Radical new powers which could see the sale ordered of thousands of empty homes across the country are expected to be introduced as a priority to tackle the country’s housing crisis.
The lack of action to tackle the problem has been branded a “disgrace” by opposition parties, after housing minister Kevin Stewart pledged he would press ahead with compulsory sale orders (CSOs) by the end of the current Parliament in 2021.
There are almost 80,000 homes empty across Scotland, a report by Holyrood’s local Government and Communities committee warns.
Town Halls are also misusing the council tax levy, which allows them tax breaks on empty properties and to charge a council tax increase of up to 100 per cent, often making the problem worse.
“Empty homes are a blight upon communities across Scotland and represent a wasted resource at a time when housing supply is limited,” committee convenor James Dornan said.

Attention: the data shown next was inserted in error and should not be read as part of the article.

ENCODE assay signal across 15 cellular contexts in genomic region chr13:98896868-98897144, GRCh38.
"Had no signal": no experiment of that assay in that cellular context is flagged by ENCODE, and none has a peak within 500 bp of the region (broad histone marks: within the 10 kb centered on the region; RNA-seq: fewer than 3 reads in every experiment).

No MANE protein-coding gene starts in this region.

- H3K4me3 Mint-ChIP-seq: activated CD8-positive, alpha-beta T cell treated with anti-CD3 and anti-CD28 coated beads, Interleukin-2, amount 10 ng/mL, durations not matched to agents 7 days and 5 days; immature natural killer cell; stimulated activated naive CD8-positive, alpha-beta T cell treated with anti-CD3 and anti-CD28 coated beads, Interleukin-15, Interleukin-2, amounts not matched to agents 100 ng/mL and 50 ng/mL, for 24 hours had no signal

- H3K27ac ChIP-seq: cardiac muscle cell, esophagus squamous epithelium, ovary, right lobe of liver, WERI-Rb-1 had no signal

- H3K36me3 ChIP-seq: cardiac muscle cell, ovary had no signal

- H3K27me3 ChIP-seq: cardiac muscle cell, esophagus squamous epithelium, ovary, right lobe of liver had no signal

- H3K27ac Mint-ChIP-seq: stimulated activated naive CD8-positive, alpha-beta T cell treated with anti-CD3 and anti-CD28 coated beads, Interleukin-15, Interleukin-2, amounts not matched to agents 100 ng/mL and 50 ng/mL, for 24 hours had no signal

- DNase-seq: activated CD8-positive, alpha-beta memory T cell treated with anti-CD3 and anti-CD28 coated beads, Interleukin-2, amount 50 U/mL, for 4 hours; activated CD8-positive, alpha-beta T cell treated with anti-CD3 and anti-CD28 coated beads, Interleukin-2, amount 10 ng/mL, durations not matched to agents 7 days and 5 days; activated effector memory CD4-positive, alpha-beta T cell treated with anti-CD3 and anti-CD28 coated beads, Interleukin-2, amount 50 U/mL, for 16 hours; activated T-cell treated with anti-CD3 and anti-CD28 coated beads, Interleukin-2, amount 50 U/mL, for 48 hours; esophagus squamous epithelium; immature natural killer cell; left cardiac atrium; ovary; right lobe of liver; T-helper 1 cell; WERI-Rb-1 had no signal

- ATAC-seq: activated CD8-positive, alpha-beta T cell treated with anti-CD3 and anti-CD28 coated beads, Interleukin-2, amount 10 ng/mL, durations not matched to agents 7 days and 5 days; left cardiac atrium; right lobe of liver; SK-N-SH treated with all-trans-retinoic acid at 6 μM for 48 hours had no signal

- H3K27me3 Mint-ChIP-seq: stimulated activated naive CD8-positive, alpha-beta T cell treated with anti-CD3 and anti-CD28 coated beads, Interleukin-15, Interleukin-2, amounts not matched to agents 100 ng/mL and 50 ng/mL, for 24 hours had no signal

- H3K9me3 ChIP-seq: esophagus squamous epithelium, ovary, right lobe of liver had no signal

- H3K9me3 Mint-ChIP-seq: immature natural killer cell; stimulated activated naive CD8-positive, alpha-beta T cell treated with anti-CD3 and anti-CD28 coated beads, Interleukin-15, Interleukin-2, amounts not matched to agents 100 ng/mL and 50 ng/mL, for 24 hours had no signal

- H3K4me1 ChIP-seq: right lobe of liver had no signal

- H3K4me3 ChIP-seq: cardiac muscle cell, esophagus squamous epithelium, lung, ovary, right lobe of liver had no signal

“The low take-up of Compulsory Purchase Orders is something we’d like to see reviewed, while we are disappointed that the Scottish Government has not introduced Compulsory Sales Orders which could empower local government to solve empty homes problems in their areas.
“It is also absolutely essential that we tackle empty homes as part of a wider strategy to regenerate town centres, improve housing supply and support vibrant communities.”
Empty homes, abandoned shops, derelict hotels and gap sites could be among those targeted by the introduction of compulsory sale orders which allow councils to force owners to sell such sites at auction
These differ from compulsory purchase orders (CPOs) as councils don’t have to make the purchase themselves.
Housing minister Stewart said: “The Scottish Empty Homes Partnership brought 1,128 long-term empty homes back into use last year, an increase of more than 300 on the previous year. We are investing £400,000 annually to support the partnership and bring dedicated Empty Homes Officers to all parts of the country.”
Tory housing spokesman Graham Simpson hit out at the number of empty homes in Scotland. He said: “When we have a homelessness crisis and when youngsters struggle to get a foot on the housing ladder this is a disgrace. Too little is being done to address this.”